Toilet seat that sniffs out heart disease

Written by Tristan Free

Nicholas Conn with the device. Credit: Rochester Institute of Technology (RIT, NY, USA).

A new toilet seat for people living with congestive heart failure could detect changes in the conditions of patients before they become symptomatic.

Congestive heart failure strikes over 550,000 new Americans each year, with a total of nearly 5 million currently living with congestive heart failure.  Once diagnosed, re-admission rates are high and costs hospitals a vast amount of money. However, a toilet seat designed by a team of researchers from RIT could be about to change that.

“Typically, within 30 days of hospital discharge, 25 percent of patients with congestive heart failure are readmitted,” explained Nicholas Conn, post-doctoral fellow at RIT and CEO of Heart Health Intelligence (NY, USA). “After 90 days of hospital discharge, 45 percent of patients are readmitted. And the Centers for Medicare and Medicaid Services is penalizing hospitals for readmitting patients for heart failure.”

This re-admittance rate puts a strain on hospital funds, costing US$500,000 per year for just 150 patients, and can be dangerous for patients by causing concern and putting pressure on their lives. To address this issue the researchers decided to explore ways of monitoring a patient’s heart condition from the comfort of their own home. This would allow them to intervene in a patient’s treatment before their heart condition deteriorated to a point where they needed to be expelled from their homes and readmitted to hospital.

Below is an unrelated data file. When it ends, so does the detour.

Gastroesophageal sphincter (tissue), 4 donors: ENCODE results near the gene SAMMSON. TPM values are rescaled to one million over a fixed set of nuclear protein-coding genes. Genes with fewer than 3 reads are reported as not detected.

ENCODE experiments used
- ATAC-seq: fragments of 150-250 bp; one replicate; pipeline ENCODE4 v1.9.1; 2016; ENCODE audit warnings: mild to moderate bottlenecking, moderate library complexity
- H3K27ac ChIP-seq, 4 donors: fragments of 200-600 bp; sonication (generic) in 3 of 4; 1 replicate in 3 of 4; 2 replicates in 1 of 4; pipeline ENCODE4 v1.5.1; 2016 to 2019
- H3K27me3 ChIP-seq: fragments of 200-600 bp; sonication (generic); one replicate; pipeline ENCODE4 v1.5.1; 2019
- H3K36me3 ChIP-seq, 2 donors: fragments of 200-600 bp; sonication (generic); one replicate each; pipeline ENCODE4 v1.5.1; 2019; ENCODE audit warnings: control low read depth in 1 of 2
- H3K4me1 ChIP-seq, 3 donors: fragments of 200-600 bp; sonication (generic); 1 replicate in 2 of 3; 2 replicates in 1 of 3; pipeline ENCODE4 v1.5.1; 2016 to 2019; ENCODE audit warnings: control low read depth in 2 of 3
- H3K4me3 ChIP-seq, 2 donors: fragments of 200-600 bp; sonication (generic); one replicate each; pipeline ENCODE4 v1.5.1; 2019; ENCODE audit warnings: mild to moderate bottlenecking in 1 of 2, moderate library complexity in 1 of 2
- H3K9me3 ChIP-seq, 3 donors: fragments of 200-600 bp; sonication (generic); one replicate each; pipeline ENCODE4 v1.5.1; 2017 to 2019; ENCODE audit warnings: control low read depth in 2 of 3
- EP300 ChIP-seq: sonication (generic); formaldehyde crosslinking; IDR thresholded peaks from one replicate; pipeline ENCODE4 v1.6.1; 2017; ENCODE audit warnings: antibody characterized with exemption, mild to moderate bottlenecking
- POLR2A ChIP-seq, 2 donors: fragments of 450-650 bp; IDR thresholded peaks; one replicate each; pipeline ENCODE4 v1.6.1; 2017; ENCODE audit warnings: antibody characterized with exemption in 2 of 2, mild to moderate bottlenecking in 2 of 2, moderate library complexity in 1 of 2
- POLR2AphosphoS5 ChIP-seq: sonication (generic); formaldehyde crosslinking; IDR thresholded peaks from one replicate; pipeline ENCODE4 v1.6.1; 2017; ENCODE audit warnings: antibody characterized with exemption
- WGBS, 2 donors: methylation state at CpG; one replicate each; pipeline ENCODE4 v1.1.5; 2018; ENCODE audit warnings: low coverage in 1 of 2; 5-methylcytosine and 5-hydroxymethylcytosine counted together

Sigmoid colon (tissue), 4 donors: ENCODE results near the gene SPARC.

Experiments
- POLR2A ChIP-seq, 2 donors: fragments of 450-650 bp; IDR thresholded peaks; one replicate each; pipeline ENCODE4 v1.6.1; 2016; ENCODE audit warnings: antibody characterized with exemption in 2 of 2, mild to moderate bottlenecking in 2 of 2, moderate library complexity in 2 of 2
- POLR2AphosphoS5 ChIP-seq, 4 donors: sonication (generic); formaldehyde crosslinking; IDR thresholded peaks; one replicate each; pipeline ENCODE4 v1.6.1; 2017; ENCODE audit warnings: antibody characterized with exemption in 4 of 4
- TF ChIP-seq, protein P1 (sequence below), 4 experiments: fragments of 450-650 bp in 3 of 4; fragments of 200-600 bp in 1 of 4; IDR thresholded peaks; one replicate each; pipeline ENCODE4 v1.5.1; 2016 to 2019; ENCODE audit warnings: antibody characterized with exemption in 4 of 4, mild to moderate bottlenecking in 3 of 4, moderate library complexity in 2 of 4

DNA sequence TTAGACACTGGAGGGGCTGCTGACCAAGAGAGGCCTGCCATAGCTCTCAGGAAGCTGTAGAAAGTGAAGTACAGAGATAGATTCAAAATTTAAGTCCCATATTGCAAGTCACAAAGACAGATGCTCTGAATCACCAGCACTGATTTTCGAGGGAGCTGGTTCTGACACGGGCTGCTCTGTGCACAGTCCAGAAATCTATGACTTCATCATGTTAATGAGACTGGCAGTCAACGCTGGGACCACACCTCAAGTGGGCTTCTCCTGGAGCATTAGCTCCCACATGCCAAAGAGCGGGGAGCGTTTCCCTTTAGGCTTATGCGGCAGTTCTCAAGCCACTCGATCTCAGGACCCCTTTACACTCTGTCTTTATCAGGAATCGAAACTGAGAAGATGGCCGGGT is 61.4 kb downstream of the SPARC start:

Conn and his team designed a toilet seat that can monitor the electrical and mechanical heart activity, along with heart rate, blood pressure, blood oxygenation and stroke volume. After downloading this data, algorithms can analyze it and, subject to further development, will be able to deliver the payload of data to cardiologists, alerting them of the patient’s change in condition. The cardiologist could then intervene early, such as a change in prescriptions or a swift drop-in office visit, that would be less dramatic and costly than a hospital admission.

The cost of administering 150 patients with a toilet seat would come to US$200,000 potentially saving hospitals a windfall of US$300,000 per year, if the seats bring re-admittance down to 0%.

The next step for the research team is to secure additional funding and FDA approval, while human-subject testing and pre-clinical trials are currently being conducted.